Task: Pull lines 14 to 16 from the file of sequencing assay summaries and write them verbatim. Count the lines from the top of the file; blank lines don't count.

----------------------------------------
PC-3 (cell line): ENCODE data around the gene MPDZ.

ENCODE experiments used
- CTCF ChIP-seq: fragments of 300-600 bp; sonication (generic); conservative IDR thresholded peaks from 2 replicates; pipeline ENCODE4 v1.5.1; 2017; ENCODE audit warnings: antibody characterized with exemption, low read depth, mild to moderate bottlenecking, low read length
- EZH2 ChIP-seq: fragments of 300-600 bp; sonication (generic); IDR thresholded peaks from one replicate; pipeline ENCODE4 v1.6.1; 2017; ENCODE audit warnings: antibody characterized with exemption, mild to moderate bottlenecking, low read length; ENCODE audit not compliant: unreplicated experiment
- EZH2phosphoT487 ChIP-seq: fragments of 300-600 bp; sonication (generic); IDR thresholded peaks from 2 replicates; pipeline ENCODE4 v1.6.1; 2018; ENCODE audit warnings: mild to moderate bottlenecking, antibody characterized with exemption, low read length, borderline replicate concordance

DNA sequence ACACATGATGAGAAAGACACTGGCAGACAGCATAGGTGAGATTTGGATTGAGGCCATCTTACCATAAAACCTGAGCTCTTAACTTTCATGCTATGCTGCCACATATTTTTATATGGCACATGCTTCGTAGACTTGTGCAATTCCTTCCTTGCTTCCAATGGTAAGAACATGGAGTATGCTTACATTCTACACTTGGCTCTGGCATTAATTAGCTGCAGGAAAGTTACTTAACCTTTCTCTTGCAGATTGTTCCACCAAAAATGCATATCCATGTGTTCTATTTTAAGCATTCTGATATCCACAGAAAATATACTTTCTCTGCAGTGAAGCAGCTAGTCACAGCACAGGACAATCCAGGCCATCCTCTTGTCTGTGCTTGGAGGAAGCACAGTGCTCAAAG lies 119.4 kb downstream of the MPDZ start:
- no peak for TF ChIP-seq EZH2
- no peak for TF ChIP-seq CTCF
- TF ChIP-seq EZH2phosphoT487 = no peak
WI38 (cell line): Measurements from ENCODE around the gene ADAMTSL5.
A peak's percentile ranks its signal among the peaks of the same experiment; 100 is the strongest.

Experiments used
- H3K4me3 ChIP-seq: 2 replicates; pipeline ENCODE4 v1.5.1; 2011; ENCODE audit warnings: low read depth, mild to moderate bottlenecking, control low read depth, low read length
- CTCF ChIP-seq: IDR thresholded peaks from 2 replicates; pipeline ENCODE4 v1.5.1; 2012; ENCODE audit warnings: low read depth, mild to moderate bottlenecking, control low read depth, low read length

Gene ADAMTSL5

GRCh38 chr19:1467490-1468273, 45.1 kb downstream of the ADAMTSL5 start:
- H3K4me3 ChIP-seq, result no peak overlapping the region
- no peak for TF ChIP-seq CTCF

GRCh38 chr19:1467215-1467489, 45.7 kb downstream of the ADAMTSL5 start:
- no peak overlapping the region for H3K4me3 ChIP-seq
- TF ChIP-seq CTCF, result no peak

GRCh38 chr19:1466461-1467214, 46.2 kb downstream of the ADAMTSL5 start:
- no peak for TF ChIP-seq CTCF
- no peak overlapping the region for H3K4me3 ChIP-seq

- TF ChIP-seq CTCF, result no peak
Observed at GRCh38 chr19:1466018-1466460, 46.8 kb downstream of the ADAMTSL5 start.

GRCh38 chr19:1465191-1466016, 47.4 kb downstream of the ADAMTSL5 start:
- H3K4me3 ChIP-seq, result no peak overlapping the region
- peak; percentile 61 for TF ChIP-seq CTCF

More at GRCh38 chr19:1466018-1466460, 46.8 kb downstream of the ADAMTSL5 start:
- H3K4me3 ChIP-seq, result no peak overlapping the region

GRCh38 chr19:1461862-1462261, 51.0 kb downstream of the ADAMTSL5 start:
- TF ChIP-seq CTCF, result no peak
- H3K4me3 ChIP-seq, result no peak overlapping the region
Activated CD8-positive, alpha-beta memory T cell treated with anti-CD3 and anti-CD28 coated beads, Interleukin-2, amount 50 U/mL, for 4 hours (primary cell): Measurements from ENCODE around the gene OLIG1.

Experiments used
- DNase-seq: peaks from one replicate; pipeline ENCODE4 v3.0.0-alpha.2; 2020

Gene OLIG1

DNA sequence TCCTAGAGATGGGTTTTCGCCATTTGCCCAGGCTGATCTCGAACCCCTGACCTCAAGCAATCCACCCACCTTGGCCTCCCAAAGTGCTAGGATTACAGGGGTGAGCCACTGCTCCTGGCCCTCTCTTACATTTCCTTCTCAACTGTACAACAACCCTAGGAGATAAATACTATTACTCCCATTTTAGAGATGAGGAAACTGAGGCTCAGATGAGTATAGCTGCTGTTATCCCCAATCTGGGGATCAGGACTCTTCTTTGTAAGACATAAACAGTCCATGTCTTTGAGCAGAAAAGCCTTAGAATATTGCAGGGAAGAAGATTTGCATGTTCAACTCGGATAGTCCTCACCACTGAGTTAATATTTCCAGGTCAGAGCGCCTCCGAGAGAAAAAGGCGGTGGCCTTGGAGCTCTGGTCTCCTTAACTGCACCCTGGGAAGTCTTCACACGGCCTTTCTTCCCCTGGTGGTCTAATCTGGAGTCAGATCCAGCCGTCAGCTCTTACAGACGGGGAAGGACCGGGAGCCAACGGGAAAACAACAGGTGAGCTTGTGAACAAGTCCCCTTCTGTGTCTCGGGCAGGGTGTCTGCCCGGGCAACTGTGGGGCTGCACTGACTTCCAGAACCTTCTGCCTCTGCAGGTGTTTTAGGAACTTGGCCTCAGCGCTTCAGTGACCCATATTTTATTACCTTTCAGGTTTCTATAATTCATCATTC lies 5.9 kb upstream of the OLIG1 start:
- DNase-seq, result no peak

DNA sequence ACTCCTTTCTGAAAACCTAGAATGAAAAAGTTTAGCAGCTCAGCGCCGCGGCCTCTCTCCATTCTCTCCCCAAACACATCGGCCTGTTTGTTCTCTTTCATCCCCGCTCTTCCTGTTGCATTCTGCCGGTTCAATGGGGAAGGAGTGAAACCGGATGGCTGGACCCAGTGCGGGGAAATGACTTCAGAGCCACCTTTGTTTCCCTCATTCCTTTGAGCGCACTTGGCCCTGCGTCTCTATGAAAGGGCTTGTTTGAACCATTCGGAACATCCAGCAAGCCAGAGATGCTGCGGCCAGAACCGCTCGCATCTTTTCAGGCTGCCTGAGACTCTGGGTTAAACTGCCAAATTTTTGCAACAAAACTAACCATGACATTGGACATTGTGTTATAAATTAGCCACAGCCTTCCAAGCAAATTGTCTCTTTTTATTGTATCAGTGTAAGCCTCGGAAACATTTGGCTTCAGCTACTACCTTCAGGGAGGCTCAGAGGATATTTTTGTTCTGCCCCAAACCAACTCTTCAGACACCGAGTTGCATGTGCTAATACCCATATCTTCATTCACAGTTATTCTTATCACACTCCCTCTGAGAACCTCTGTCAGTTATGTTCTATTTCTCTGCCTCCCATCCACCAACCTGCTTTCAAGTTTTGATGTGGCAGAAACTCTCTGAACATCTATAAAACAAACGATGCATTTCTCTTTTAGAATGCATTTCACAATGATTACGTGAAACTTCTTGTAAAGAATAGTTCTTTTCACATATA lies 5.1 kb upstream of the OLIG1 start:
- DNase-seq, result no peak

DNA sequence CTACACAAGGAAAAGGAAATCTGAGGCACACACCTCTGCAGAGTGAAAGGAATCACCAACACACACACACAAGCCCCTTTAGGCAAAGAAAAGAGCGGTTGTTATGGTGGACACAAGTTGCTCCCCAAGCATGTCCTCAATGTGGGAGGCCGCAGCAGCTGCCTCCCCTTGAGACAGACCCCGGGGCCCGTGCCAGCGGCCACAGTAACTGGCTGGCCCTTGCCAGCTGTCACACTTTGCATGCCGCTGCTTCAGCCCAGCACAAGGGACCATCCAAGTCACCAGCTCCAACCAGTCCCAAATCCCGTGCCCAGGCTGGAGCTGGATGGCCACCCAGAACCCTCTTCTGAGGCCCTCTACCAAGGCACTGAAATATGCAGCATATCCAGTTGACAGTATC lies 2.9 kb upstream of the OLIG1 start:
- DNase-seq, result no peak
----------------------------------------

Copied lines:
- CTCF ChIP-seq: IDR thresholded peaks from 2 replicates; pipeline ENCODE4 v1.5.1; 2012; ENCODE audit warnings: low read depth, mild to moderate bottlenecking, control low read depth, low read length

Gene ADAMTSL5

GRCh38 chr19:1467490-1468273, 45.1 kb downstream of the ADAMTSL5 start: